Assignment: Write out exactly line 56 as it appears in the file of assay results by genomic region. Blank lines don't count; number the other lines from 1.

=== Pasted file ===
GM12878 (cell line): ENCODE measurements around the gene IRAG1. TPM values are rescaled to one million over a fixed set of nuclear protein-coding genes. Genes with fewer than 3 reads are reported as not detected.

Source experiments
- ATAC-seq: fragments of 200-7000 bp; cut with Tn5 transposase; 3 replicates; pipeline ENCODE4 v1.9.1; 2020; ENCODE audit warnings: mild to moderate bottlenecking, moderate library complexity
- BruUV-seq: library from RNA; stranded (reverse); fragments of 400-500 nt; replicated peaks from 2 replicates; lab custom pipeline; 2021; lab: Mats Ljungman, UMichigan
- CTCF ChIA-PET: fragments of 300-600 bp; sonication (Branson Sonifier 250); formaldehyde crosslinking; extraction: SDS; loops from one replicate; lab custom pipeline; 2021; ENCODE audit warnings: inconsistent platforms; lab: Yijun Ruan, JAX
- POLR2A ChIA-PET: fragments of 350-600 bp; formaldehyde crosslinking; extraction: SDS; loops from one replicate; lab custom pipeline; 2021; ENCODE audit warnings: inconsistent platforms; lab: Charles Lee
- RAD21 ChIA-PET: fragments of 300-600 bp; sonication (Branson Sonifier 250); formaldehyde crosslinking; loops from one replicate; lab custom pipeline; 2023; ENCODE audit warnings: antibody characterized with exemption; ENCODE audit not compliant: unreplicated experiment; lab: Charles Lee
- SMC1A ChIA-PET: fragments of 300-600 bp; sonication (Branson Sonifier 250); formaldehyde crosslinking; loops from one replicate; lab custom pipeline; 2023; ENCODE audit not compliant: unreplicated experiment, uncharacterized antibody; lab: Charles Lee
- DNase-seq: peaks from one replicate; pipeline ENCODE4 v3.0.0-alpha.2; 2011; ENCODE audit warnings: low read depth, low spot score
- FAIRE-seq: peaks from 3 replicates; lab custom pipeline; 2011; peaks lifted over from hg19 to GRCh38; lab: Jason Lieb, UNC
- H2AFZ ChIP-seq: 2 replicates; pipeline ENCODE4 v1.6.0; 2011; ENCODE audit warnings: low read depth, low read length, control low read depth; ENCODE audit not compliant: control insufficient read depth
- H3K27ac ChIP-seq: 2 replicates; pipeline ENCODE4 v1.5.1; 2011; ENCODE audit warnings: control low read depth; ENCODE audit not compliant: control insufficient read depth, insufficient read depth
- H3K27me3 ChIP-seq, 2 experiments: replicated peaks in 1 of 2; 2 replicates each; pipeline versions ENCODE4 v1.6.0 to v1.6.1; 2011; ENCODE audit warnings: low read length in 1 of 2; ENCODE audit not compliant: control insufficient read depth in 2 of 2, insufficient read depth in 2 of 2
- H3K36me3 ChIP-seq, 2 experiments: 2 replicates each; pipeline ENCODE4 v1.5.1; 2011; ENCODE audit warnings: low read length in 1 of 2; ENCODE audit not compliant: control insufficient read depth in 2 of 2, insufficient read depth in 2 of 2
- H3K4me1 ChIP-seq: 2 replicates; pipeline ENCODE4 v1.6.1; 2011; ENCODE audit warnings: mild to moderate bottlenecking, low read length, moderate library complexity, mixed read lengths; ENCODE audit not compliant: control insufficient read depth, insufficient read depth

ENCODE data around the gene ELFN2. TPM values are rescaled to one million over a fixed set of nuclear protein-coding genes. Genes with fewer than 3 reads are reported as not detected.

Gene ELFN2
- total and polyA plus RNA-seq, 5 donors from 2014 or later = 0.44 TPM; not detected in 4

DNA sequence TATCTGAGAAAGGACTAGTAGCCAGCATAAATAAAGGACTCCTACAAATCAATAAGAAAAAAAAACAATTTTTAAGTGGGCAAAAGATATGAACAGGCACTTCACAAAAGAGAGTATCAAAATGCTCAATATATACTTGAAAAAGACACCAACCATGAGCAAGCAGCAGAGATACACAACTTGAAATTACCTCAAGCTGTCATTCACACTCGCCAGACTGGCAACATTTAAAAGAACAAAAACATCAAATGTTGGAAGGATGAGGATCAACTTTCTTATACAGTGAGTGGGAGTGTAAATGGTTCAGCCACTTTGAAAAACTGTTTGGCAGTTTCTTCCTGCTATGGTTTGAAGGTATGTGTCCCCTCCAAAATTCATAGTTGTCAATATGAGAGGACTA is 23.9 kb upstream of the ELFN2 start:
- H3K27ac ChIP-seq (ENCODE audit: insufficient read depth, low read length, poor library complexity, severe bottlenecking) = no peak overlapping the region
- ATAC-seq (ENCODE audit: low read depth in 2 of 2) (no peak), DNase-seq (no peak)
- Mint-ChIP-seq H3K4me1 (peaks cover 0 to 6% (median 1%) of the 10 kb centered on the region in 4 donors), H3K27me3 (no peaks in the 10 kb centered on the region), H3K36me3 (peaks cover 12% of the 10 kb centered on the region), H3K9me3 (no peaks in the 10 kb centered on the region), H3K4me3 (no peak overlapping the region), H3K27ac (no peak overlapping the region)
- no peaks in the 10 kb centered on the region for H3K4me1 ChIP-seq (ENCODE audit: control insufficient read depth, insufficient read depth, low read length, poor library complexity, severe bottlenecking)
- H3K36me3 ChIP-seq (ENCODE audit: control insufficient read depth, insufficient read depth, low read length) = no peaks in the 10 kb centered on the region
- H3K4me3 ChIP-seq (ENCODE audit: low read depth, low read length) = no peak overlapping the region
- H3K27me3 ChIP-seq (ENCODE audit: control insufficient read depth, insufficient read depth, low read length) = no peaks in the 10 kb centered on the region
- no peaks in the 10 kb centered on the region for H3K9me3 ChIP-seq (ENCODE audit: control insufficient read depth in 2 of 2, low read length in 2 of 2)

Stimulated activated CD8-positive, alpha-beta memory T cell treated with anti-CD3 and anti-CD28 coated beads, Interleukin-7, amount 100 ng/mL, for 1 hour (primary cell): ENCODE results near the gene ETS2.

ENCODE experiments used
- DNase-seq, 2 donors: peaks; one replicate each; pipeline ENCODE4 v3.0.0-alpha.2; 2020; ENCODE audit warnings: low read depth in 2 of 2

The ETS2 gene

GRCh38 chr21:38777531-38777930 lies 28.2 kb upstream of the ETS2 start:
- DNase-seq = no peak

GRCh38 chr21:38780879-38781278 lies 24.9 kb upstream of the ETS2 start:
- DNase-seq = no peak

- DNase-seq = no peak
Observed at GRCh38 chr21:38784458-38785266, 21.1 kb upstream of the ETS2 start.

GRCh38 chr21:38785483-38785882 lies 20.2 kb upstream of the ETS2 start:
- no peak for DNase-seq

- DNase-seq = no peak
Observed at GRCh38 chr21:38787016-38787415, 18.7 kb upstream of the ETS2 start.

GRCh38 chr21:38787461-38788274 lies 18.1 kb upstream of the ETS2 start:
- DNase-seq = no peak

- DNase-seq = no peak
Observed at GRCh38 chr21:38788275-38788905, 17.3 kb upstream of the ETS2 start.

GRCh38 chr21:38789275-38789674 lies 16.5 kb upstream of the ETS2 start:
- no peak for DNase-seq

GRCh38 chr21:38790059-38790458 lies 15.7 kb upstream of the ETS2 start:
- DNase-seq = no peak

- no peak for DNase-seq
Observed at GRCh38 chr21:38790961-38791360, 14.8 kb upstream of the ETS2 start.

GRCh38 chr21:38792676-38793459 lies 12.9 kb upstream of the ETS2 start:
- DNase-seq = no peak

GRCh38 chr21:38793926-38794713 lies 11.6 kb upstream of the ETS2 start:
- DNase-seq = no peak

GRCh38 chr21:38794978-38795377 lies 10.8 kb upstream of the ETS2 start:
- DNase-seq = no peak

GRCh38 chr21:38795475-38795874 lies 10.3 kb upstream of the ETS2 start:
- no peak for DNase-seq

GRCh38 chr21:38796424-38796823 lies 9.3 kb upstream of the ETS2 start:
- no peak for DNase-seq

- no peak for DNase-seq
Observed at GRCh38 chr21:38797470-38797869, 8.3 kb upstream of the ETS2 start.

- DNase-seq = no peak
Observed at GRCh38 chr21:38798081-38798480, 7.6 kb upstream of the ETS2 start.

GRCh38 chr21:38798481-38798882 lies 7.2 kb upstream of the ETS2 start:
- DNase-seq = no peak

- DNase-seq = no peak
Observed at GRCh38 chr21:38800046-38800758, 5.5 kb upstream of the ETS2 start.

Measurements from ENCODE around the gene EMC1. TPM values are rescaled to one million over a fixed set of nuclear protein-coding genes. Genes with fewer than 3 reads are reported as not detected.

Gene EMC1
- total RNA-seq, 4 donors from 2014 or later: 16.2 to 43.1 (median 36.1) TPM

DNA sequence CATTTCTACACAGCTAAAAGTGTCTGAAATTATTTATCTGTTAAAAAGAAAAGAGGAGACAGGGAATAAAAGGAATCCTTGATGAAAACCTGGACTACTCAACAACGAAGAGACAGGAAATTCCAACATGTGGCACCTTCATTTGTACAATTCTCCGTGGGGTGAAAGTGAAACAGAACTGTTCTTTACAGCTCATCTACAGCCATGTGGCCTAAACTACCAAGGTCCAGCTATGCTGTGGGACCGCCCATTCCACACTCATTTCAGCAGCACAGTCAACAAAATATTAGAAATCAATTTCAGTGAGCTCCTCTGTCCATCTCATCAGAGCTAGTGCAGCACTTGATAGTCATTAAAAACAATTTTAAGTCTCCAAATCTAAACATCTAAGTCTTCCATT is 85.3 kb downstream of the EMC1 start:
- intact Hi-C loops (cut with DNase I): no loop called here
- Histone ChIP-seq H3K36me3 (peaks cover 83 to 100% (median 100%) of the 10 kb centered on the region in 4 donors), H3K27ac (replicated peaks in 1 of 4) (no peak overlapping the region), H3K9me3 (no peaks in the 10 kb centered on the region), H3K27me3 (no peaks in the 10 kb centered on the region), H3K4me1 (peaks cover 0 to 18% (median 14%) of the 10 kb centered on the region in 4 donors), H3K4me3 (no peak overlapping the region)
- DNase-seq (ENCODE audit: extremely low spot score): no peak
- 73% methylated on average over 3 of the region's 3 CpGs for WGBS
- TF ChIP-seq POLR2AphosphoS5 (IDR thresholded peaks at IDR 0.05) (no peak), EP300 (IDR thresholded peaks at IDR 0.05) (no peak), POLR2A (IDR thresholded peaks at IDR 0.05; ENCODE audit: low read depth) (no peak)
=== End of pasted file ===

GRCh38 chr21:38794978-38795377 lies 10.8 kb upstream of the ETS2 start: